Date: 13 Feb 2010

Coronary Stent Thrombosis in the Current Era: Challenges and Opportunities for Treatment

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Opinion statement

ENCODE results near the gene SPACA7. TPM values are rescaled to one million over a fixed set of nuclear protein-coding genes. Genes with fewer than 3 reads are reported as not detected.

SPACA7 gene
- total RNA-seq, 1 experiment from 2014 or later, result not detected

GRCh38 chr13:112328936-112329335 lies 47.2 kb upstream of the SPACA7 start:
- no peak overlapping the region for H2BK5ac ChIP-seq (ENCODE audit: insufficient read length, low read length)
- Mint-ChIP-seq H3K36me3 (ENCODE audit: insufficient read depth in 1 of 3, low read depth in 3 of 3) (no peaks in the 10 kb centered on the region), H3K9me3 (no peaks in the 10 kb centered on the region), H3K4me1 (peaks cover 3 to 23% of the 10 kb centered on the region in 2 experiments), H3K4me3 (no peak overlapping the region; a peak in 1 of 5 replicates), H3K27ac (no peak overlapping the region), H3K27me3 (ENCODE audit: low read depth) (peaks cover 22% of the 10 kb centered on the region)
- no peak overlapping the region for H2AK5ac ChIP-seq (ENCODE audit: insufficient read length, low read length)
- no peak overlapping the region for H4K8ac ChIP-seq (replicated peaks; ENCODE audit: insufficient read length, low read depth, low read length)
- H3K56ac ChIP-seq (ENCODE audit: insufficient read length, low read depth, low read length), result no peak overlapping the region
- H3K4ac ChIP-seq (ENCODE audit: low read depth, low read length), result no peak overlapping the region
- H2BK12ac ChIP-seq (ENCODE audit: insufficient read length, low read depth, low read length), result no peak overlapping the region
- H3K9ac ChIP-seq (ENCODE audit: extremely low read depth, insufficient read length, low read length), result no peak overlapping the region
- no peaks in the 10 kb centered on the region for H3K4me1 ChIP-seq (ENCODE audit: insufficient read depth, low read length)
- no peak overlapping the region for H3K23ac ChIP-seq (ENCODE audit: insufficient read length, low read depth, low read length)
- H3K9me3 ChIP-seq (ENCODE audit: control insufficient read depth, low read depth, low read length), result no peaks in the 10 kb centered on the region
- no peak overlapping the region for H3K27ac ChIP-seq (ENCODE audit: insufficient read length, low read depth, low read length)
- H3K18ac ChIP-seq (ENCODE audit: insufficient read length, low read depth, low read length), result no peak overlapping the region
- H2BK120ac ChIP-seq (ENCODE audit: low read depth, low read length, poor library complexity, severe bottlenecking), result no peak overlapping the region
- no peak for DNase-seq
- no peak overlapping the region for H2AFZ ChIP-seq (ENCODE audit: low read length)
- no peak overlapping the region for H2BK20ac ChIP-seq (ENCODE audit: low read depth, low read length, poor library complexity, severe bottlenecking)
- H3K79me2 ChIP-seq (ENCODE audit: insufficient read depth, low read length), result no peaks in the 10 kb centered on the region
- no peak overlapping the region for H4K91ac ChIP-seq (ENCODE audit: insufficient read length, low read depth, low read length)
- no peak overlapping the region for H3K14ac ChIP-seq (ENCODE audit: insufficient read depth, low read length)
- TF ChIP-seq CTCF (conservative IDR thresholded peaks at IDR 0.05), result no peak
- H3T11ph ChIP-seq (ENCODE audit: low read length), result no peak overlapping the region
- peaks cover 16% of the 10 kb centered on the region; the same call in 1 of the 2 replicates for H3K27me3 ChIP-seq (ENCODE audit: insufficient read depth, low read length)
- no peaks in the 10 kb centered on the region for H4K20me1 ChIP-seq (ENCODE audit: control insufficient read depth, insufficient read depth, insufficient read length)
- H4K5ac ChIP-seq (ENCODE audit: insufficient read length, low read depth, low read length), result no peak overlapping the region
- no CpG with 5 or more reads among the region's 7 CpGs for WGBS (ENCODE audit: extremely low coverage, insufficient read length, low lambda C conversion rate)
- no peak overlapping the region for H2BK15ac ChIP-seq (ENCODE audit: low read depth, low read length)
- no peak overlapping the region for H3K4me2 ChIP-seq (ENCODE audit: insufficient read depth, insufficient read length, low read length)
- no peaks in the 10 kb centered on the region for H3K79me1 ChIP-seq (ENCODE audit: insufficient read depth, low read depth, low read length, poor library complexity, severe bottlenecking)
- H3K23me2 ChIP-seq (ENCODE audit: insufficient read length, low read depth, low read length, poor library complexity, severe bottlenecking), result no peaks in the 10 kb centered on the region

The introduction of the drug-eluting stent has raised concerns regarding the occurrence of stent thrombosis (ST), particularly late (and very late) thrombosis. This renewed attention shows that ST remains a major concern after implantation of both bare metal and drug-eluting stents. Cardiologists should be aware of this dreadful complication, because it is associated with substantial morbidity and mortality. Numerous clinical, procedural, and angiographic risk factors have been identified. Moreover, the influence of novel determinants, such as high on-treatment reactivity, genetic predisposition, and the stent’s direct effects on the (healing of the) vessel wall, now are recognized. Consequently, the pathophysiology of ST has evolved into a complex multifactorial model. This broader understanding of the pathophysiology of ST enables cardiologists to perform extensive risk stratification to identify patients at higher risk and provides clues to important treatment options. The core of primary prevention after stent implantation, as well as secondary prevention after ST, should consist of a) the prevention of modifiable risk factors and b) optimal individualized treatment for each patient. Future developments, such as genetic bedside testing, point-of-care platelet testing, and sophisticated imaging modalities, might aid in this approach.